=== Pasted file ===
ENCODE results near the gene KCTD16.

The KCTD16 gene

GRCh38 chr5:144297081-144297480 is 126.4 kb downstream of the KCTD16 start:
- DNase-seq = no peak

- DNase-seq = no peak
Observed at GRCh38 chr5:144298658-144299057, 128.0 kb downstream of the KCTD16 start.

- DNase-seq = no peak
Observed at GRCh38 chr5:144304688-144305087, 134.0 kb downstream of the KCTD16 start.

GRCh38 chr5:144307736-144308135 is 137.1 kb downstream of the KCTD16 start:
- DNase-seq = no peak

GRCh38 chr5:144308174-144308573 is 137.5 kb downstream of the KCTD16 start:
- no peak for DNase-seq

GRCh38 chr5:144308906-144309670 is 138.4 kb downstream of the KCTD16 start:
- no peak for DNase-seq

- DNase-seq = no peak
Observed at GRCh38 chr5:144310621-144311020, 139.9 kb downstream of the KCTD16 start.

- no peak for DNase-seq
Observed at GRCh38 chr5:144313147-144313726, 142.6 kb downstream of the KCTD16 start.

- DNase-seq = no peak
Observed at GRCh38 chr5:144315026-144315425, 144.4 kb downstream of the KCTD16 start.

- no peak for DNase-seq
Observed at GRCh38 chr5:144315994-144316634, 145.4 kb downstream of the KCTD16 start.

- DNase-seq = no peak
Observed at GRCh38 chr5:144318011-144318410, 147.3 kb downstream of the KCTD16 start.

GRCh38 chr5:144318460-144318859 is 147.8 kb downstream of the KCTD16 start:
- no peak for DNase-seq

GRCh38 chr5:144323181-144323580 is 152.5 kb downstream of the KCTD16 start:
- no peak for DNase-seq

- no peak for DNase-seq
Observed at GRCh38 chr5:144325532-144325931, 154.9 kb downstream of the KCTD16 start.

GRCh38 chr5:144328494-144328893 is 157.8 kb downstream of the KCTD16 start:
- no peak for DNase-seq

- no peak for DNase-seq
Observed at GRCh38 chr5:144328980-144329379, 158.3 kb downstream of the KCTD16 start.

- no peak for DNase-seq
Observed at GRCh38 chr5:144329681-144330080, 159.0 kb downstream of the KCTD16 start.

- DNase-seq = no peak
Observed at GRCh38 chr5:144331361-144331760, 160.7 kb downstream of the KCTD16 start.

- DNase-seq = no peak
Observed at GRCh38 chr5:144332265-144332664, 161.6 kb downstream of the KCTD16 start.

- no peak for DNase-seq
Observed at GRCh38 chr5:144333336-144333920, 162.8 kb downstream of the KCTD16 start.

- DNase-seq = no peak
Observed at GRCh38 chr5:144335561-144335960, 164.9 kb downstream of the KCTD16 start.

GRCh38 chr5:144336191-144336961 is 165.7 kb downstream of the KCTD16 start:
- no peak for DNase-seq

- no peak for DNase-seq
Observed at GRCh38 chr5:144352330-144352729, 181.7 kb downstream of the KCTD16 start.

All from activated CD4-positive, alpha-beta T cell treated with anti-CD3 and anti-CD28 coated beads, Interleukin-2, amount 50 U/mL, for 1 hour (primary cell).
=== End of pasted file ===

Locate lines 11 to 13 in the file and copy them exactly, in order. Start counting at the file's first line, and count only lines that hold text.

GRCh38 chr5:144308174-144308573 is 137.5 kb downstream of the KCTD16 start:
- no peak for DNase-seq

GRCh38 chr5:144308906-144309670 is 138.4 kb downstream of the KCTD16 start: